Morning Bulletin (Rockhampton), Tuesday 17 July 1894, page 6
A one of the results of the recent postal conference at Wellington, says the Brisbane Telegraph, a convention to settle the inter-colonial postal relations, and to render them as uniform as the existing laws would allow, was drawn up, and submitted by the heads of departments to the Ministerial delegates, and having been approved by them, it has, with or without modifications, been ratified by the respective Governments, and came into operation on the first of this month. In this colony the convention has been altered in several details to accord with the Post and Telegraph Act of 1891. The following is a brief resume of the alterations referred to, and of the effect of the convention, as adopted, on the previous regulations:-The inter-colonial rates of postage have not been affected. A proposition was, indeed, made, and embodied in the convention, to the effect that a special rate of postage should be made for magazines and periodical literature other than newspapers, of ld. for the first 8 oz., and 0.5d. for every additional 4oz., but as the postal law of this colony had fixed the inland rate on such articles at 1d. for 4oz., to admit a lower rate intercolonially would have been very prejudicial to the trade of the Queensland booksellers, and it was therefore disallowed by the Postmaster-General. A stipulation of the convention that all letters or packets having bank notes or other valuable enclosures, posted without registration, should be compulsorily registered and charged a double registration fee of 6d. before delivery, though agreed to by all the other colonies, could not be accepted here because our Act provides that persons who choose to take the risk may post letters with bank notes enclosed, without registering them; and also because where the law directed the compulsory registration of letters with coin, jewellery, in., enclosed, it permitted only a single fee of 3d. to be collected on delivery. Of course letters of this description posted here and passing into another colony will be subject to the additional charge, which will be imposed by the delivering office. It was also provided that in these colonies, where the laws and regulations would admit of it, no charge should be made for the re-direction of correspondence within certain limits, but as the Queensland Act directs that charges shall be made on this class of mail matter, this colony could not agree to the proposition.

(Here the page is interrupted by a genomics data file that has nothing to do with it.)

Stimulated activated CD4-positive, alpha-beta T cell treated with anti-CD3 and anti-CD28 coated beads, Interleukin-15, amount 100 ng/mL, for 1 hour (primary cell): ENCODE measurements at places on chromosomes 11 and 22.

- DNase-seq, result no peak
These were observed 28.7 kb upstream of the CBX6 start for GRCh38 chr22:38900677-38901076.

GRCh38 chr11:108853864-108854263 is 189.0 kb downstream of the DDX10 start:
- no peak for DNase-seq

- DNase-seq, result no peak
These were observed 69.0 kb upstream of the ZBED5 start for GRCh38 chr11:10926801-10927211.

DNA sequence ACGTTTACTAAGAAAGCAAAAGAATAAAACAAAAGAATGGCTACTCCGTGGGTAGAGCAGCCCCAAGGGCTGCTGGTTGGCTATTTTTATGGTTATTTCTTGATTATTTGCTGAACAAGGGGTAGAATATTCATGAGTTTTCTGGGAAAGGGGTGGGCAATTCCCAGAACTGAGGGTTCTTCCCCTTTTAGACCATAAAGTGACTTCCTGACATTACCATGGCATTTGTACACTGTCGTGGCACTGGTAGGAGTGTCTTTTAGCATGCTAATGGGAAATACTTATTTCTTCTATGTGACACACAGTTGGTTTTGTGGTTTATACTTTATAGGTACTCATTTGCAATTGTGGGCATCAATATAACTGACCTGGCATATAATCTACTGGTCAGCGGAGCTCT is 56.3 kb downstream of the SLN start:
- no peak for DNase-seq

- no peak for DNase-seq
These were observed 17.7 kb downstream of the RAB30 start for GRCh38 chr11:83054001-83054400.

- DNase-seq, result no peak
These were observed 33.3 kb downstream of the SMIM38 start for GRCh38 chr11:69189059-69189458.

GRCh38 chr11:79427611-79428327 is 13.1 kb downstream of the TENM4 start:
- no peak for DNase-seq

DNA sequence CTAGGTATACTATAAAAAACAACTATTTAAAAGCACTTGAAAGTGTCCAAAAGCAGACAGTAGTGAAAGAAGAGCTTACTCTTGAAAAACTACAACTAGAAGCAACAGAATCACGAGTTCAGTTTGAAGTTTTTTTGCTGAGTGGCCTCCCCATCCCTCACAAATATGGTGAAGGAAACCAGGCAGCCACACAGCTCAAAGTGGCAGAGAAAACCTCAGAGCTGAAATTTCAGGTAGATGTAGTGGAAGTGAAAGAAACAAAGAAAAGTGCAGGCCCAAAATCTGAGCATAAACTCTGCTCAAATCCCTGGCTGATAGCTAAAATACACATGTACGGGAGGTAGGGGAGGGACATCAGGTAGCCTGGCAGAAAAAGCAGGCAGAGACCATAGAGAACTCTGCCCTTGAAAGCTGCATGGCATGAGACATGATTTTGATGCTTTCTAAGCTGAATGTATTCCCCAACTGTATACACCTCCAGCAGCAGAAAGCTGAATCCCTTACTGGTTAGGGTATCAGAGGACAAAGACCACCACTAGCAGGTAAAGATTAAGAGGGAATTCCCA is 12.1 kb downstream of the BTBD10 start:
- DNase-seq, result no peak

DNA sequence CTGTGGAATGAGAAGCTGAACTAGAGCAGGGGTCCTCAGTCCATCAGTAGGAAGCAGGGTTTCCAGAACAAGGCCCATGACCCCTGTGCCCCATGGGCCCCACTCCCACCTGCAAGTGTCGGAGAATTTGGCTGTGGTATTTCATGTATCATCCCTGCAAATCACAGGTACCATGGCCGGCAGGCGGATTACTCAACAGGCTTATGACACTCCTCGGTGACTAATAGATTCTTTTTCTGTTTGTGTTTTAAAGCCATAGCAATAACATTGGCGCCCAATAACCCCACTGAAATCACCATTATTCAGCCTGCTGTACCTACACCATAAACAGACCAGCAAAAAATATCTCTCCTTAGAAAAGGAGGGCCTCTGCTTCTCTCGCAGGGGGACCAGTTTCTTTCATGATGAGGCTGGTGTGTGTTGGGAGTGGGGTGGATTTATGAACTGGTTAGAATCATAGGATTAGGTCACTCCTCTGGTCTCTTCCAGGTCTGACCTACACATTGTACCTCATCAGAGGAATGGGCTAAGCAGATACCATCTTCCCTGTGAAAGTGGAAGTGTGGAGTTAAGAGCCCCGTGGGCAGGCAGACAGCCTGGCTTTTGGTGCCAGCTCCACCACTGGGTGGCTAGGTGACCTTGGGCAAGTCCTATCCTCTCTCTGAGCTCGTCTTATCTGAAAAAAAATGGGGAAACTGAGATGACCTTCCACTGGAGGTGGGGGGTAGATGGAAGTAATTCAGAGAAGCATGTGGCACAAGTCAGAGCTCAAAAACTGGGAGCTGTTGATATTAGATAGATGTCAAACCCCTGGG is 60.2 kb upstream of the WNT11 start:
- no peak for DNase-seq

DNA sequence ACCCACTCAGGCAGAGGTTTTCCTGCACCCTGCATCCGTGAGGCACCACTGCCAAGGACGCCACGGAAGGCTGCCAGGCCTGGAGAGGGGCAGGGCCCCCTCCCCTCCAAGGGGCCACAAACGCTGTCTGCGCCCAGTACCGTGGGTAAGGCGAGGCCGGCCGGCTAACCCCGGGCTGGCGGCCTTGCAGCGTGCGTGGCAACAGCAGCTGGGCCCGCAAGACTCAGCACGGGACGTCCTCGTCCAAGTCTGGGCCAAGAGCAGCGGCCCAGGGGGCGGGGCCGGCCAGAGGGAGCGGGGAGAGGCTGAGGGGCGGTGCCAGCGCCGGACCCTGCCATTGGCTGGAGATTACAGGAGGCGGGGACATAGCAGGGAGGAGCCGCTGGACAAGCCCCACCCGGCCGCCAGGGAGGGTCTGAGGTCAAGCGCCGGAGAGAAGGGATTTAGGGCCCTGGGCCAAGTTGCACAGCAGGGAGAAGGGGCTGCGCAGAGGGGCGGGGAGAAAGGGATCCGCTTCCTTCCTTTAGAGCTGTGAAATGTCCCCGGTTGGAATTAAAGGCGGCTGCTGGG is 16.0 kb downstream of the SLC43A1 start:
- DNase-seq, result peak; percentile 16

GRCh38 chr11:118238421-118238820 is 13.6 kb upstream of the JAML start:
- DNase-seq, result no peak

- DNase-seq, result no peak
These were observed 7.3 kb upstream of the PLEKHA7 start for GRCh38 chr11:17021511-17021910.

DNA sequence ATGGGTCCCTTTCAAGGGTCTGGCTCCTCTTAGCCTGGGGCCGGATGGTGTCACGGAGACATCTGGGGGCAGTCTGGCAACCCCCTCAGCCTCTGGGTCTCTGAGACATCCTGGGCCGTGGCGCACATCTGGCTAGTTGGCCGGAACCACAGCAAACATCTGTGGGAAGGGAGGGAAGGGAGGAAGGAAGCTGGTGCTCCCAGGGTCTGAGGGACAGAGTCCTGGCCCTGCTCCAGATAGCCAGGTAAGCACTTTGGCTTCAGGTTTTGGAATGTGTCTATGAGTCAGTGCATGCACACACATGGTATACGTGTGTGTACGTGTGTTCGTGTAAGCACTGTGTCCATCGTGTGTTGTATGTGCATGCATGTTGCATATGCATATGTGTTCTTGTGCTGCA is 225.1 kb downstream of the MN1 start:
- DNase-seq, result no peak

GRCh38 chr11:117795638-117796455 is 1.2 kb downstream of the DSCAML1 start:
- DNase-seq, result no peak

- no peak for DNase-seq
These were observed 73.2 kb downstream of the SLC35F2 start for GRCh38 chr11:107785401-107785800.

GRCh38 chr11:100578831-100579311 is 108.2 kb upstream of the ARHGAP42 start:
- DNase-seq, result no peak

The following arc the modifications of the regulations hitherto in force here: Bulk parcels of newspapers, hitherto undefined, must now consist of at least four copies. Insufficiently prepaid newspapers for the other colonies that have until now been sent to the dead letter offices und destroyed, are sent on to destination, but before delivery there must be paid double the amount of deficient postage. Persons posting large numbers of circulars or newspapers can now pay the postage in cash, instead of having to affix postage stamps to every one of them. This will do away with a good deal of stamp licking. The regulations which required packets, sent by banks, to be wholly open at one end or side has been modified, but only so far as banks are concerned, and now it is only required that such packets shall be sufficiently open to allow the contents to be seen. Circulars not wholly printed, engraved, lithographed. &c., but produced by some other mechanical process, including the copying press, the typewriter, and imitations of it, are now admitted to the packet rate of postage if they are submitted at the post office in numbers of not less than twenty at one time.
Provision is made that packets that have been charged as insufficiently paid letters, for failure to comply with the regulations, and have been refused on account of the postage to pay shall, if, when opened at the Dead Letter office, be found to have only such contents us are properly admissible at the packet rate, of postage, be sent on and delivered to the addressees without charge. Similarly if such packets are opened in the presence of a postal officer; and found to be correct as to their contents, the charges made thereon for simple irregularities shall be remitted.
It will be noticed with satisfaction that almost the whole of the alterations are in the direction of increased liberality and concessions to the persons making use of the post office.